Catholic Encyclopedia (1913)/Abbey of Sainte-Geneviève

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The Abbey of Sainte-Geneviève, in Paris, was founded by King Clovis who established there a college of clerics, later called canons regular. How long these clerics observed the regular life is unknown, but in 1147 secular canons officiated in the church. King Louis VII and Pope III, having witnessed some disorders, determined to restore the regular discipline and at first thought to call monks, but as the canons preferred some of their own order, the pope consented. At the request of Sugerus and St. Bernard, Gildwin, the first Abbot of St-Victor's, St. Bernard, Gildwin, the first Abbot of St-Victor's where the canonical rule had been recently established, consented to send Odo, the Prior of his abbey. There were difficulties, but order finally prevailed and some of the canons joined the reform. Among these was the young Canon William, already known for his virtues and learning. At the request of Absalon, Bishop of Roskild, in Denmark, who when a student at Ste-Geneviève's had known him, William was sent to that country to reform a monastery of canons in the Isle of Eskil. In spite of untold trials, obstacles, and persecutions he succeeded in his enterprise and even founded another monastery, which he dedicated to the Holy Paraclete. He died in 1206, and was canonized by Honorius III. It was natural that close relations should exist between Ste-Geneviève's and its foundations in Denmark. Peter, a young man who made his profession at the abbey, became Bishop of Roskild; Valdemar, brother of King Knut, died at Ste-Geneviève's; and Abbot Stephen of Tournai wrote to William and his friends to obtain lead for the roof of his abbey.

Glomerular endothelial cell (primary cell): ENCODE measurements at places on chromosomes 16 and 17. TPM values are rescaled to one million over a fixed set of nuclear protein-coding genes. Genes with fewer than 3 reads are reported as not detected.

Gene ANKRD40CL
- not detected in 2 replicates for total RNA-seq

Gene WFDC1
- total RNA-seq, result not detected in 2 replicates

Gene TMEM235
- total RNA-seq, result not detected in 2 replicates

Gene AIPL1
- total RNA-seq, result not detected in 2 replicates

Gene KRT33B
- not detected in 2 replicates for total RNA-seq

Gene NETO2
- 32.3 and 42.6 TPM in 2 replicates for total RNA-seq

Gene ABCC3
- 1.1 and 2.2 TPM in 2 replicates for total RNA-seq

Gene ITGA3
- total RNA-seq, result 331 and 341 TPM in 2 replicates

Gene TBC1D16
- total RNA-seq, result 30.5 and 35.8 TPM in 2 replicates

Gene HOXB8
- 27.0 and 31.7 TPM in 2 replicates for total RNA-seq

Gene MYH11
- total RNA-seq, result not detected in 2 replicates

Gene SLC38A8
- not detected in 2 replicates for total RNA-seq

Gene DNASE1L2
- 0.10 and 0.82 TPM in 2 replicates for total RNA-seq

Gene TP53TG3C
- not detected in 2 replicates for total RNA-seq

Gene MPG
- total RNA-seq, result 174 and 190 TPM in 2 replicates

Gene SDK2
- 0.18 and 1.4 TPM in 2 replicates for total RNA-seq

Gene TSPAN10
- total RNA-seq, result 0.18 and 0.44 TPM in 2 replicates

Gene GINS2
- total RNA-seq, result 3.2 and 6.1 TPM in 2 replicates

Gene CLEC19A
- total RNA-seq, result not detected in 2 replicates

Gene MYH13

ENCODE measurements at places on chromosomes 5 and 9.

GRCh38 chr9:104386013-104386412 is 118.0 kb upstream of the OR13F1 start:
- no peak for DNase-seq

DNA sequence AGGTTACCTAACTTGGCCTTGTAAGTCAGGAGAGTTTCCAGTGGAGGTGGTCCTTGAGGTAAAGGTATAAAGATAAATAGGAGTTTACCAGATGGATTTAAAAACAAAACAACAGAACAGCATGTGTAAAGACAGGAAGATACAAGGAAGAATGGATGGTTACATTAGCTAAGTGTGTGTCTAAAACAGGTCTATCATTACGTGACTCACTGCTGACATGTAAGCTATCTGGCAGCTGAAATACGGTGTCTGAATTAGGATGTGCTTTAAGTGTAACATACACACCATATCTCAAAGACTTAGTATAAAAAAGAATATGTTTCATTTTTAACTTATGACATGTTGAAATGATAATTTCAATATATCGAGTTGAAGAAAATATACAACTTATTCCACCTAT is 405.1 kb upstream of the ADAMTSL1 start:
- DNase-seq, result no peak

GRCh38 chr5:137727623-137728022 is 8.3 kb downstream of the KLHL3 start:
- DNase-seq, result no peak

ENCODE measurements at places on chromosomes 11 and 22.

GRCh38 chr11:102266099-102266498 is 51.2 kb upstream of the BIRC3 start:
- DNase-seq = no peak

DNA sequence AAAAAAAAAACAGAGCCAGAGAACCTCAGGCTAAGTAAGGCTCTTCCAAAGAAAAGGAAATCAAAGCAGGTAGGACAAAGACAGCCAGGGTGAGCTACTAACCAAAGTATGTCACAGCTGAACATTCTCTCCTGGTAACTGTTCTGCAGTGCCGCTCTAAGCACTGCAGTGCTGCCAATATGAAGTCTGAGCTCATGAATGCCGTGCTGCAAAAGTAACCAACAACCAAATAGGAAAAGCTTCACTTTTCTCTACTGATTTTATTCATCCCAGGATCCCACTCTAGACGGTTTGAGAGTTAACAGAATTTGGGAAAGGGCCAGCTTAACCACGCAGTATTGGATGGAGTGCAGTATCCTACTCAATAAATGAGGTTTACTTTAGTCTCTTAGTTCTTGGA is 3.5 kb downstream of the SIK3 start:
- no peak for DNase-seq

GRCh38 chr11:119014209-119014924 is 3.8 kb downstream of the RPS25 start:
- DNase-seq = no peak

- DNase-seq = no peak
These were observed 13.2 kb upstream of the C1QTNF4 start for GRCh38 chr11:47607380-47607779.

Like the Abbey of St-Victor, Ste-Geneviève's became a celebrated seat of learning. St-Victor's, Ste-Geneviève's, and Notre-Dame were the cradle of the University of Paris. Abelard at different epochs lectured in this abbey-school. By right and custom the two sister-abbeys frequently exchanged subjects. Peter de Ferrière, Abbot of St-Victor's was at one time prior of Epinay, a priory of Ste-Geneviève's; William of Auxerre, a professed canon of St-Victor's in 1254, held the office of cellarer, and became Abbot of Ste-Geneviève's; and Marcel, successively canon at St-Victor's and Ste-Geneviève's, was in 1198 made Abbot of Cisoing. Like most religious houses, this abbey, falling into the hands of abbots in commendam, relaxation and disorders were the consequence. In the beginning of the seventeenth century Cardinal de La Rochefoucauld undertook its reform. He brought from Senlis a holy man, Charles Faure, who had already restored the canonical rule in the ancient Abbey of Silvanect. Once more the Rule of St. Augustine was faithfully observed at Ste-Geneviève's which became the mother-house of the Gallican congregaton. Charled Faure, died in 1644. The second spring of the abbey was perhaps even more glorious than the first. By the middle of the seventeenth century the abbot-general of the congregation had under his jurisdiction more than one hundred abbeys and priories. Men like Fronteau, chancellor of the university and author of many works, Laleman, Chapponel, Reginier, Chengot, Beurier, du Moulinet, founder of the national library, and Augustine Hay, a Scotchman who wrote the "Scotia sacra" and officated at Holyrood, Scotland, in 1687, were sons of the French congregation. When in 1790 the revolutionary assembly declared all religious vows void, and opened the doors to all the inmates of the monasteries, there were thirty-nine canons at Ste-Geneviève's. This was the end of that illustrious abbey and school.

BONNARD, Histoire de l'abbaye de St-Victor de Paris (1907); Gautier, Adam de St-Victor (Paris, 1858; Marion Histoire de l'Eglise (Paris, 1908); Vuillemin, Vie de S. Peirre Fourier (Paris, 1897).

A. Allaria.